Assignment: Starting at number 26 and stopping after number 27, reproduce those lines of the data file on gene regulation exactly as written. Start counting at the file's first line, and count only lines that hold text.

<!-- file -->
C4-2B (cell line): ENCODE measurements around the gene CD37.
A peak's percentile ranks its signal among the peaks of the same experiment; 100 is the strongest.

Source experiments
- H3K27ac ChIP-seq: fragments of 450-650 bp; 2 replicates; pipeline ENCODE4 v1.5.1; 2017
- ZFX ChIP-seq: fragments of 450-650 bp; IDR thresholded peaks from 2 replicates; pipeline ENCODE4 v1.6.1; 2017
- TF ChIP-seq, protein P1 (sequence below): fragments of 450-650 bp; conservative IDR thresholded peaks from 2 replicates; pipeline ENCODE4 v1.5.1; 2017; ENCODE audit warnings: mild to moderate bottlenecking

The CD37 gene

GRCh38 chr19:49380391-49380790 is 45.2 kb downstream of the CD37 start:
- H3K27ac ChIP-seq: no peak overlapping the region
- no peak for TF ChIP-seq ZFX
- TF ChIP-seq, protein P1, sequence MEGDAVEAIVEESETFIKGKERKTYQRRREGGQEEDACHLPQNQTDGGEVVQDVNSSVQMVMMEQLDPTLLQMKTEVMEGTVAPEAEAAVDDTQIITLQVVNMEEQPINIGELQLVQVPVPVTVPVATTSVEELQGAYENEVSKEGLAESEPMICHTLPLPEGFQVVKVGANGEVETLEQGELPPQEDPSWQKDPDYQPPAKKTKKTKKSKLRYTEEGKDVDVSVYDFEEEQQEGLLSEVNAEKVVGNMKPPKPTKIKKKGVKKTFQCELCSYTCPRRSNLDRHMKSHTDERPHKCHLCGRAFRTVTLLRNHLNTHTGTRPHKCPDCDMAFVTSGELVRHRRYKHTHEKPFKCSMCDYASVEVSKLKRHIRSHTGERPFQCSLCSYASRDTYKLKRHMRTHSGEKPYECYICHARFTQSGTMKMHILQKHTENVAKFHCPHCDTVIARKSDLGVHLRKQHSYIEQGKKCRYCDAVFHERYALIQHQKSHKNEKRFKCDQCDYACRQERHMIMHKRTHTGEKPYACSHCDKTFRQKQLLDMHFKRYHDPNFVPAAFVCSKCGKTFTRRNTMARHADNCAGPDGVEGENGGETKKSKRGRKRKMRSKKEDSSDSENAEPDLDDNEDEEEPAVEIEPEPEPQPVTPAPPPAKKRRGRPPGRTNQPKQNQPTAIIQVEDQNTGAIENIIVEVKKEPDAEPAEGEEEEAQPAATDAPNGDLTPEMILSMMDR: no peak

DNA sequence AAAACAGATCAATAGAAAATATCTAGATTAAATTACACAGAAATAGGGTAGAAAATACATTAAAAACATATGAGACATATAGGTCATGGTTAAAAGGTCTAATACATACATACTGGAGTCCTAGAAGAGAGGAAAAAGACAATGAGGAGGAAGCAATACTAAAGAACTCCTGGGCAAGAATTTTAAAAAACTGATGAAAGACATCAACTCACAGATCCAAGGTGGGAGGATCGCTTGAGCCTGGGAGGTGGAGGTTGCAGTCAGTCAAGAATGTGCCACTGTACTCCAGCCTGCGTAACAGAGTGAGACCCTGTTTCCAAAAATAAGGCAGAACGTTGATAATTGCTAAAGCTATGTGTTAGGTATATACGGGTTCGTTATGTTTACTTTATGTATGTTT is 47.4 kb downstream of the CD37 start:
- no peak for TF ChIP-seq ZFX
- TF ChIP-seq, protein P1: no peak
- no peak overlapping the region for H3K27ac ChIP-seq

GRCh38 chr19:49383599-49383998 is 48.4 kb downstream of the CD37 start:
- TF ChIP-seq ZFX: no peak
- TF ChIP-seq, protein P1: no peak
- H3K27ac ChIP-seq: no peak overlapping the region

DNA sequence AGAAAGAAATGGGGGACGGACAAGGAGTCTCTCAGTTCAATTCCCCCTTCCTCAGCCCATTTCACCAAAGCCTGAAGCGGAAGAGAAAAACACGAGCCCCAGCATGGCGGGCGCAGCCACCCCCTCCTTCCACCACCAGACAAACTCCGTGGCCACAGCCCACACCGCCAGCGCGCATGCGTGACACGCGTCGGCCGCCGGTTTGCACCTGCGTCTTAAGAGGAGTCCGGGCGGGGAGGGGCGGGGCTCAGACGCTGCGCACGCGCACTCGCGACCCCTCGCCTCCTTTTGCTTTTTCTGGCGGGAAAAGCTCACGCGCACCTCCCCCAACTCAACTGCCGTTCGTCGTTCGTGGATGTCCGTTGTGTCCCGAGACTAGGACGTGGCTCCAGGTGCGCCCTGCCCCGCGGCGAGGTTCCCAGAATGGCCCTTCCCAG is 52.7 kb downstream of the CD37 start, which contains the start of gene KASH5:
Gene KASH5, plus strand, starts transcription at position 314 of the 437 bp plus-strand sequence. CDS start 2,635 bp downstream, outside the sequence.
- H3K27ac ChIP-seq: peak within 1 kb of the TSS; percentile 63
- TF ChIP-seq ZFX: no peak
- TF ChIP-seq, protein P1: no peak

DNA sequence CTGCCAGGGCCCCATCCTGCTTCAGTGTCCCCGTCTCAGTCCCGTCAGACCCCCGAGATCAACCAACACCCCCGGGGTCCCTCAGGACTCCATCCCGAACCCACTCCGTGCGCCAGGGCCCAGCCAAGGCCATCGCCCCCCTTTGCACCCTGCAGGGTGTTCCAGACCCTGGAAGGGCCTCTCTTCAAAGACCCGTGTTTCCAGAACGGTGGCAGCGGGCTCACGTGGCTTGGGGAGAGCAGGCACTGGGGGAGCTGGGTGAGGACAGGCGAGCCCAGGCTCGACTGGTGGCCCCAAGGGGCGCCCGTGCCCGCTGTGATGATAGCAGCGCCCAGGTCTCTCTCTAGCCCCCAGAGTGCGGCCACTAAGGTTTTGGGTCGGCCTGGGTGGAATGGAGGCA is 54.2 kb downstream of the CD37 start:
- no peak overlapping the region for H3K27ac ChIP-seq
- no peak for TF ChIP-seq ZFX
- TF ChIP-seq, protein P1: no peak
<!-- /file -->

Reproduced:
- no peak overlapping the region for H3K27ac ChIP-seq
- no peak for TF ChIP-seq ZFX